Dave deBronkart, known as e-Patient Dave, is a co-founder and co-chair of the Society for Participatory Medicine and coauthor of Let Patients Help: A Patient Engagement Handbook. We spoke with him about engaging patients in their care and allowing patients to access their medical records.
Hand Hygiene, May 2014
Dr. Pittet is Director of the Infection Control Programme and WHO Collaborating Centre on Patient Safety at the University of Geneva Hospitals, Switzerland. We spoke with him about hand hygiene in health care, including how to implement culture change and improve safety.
with commentary by Alexandre R. Marra, MD and Michael B. Edmond, MD, MPH, MPA , Hand Hygiene, May 2014
This piece describes barriers to hand hygiene compliance in health care along with strategies to enhance and measure it.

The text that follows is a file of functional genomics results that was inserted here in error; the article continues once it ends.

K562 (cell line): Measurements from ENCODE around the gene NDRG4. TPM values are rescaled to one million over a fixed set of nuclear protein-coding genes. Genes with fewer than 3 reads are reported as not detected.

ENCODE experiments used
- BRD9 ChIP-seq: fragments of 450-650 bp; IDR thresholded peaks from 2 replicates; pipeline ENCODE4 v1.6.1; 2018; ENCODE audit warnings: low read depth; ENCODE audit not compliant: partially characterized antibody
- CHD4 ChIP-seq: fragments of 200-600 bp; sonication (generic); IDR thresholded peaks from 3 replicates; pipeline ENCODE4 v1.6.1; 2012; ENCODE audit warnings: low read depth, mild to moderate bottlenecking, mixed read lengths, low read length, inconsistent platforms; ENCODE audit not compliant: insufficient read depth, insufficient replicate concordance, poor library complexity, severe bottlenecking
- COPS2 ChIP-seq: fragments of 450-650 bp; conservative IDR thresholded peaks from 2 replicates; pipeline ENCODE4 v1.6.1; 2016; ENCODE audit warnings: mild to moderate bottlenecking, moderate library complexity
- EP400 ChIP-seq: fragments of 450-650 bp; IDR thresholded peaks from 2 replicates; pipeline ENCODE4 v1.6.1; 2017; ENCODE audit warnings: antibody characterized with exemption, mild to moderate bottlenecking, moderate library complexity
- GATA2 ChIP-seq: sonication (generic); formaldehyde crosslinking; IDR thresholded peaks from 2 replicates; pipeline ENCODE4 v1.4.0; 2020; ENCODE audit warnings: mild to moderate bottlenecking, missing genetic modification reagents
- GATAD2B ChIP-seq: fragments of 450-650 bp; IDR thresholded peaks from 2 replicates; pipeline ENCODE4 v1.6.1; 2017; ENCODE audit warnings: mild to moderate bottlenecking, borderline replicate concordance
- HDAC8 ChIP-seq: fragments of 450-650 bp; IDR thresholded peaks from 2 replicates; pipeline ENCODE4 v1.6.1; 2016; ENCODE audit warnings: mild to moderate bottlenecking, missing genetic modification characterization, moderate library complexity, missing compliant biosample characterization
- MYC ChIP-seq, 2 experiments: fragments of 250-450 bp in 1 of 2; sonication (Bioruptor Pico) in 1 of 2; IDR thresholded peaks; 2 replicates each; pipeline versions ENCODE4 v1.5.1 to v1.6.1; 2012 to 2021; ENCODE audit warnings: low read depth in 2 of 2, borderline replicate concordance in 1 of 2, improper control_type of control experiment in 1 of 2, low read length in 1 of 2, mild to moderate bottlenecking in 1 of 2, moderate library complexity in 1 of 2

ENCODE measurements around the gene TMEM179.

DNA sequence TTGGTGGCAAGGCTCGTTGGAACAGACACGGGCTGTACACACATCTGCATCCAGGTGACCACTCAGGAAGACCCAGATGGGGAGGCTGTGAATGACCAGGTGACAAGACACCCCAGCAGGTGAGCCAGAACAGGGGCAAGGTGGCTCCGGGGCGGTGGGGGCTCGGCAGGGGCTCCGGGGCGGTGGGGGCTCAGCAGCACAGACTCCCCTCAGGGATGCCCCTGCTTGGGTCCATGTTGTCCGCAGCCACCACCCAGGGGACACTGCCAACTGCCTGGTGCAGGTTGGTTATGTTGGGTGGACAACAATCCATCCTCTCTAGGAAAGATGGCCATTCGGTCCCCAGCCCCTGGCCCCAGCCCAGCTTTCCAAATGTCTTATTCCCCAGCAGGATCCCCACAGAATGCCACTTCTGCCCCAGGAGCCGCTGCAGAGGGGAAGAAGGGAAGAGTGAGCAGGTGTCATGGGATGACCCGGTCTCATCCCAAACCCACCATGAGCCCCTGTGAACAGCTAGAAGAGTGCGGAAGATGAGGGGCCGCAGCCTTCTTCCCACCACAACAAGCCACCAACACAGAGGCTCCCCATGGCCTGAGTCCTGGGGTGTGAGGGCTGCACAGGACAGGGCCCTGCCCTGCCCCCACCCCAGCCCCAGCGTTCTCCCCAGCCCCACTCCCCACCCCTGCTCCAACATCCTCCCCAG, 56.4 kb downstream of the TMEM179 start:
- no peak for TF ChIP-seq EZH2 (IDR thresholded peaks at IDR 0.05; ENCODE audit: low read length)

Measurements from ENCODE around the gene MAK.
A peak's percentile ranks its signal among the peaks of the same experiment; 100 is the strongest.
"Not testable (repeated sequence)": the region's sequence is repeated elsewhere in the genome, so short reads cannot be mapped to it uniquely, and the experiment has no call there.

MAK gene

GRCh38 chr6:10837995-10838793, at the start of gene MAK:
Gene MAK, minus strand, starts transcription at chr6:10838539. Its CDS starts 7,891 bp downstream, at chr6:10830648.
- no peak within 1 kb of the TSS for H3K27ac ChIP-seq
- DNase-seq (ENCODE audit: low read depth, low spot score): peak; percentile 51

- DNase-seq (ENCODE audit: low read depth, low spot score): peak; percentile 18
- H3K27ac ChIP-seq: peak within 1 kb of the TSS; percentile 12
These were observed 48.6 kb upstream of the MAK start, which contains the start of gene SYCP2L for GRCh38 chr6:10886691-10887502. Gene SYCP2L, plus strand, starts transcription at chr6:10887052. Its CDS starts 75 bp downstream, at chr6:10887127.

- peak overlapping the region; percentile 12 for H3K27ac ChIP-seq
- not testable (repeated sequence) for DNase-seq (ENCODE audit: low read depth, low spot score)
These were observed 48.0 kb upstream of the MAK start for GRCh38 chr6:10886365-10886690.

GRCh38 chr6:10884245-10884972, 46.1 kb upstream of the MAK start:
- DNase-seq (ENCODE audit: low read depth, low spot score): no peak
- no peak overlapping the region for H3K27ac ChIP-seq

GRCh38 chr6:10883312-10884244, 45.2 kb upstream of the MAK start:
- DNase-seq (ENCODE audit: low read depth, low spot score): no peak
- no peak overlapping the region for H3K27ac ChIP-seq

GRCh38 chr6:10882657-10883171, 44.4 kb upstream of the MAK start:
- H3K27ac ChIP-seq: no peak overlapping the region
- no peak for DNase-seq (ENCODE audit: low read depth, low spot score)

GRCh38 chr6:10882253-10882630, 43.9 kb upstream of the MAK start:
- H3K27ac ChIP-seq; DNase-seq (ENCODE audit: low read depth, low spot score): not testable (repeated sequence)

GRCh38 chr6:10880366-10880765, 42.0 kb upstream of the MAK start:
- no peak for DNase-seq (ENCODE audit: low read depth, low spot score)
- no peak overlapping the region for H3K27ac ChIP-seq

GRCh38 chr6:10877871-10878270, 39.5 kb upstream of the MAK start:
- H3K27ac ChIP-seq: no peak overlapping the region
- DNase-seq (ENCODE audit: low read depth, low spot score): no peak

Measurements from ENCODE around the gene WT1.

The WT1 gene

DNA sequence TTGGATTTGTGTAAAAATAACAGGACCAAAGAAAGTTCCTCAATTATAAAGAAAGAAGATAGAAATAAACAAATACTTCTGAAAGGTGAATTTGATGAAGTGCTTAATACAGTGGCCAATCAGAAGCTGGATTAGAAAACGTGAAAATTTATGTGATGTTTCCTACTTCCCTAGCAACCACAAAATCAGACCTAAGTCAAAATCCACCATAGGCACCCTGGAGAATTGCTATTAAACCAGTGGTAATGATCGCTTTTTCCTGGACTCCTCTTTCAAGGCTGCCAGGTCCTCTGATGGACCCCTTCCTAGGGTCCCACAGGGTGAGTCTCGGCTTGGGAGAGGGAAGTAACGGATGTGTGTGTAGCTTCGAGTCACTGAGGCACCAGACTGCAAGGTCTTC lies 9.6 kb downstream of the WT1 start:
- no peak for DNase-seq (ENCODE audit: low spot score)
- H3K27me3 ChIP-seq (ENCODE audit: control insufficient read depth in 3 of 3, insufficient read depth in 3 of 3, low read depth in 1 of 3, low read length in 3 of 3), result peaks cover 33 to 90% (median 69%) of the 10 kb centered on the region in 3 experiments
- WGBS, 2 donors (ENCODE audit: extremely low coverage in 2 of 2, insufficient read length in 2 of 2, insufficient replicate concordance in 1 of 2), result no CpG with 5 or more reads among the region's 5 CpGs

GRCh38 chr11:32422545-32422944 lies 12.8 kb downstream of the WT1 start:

National Organizations in Safety, April 2014
Leah Binder is President and CEO of the Leapfrog Group. We spoke with her about Leapfrog's efforts to address key health policy issues and the development of the Hospital Safety Score.
with commentary by Susan S. Huang, MD, MPH, Infection Prevention and Patient Safety, March 2014
This piece describes the history around efforts to address preventable health care–associated infections, including federal initiatives and further research avenues to consider.
Quality and Safety Challenges in Critical Care: Preventing and Treating Delirium in the Intensive Care Unit
with commentary by Eduard E. Vasilevskis, MD; E. Wesley Ely, MD, MPH; Robert S. Dittus, MD, MPH, Delirium as a Safety Target, December 2012
This piece details a number of evidenced-based practices to help detect, prevent, and treat delirium, which is now seen as a patient safety hazard.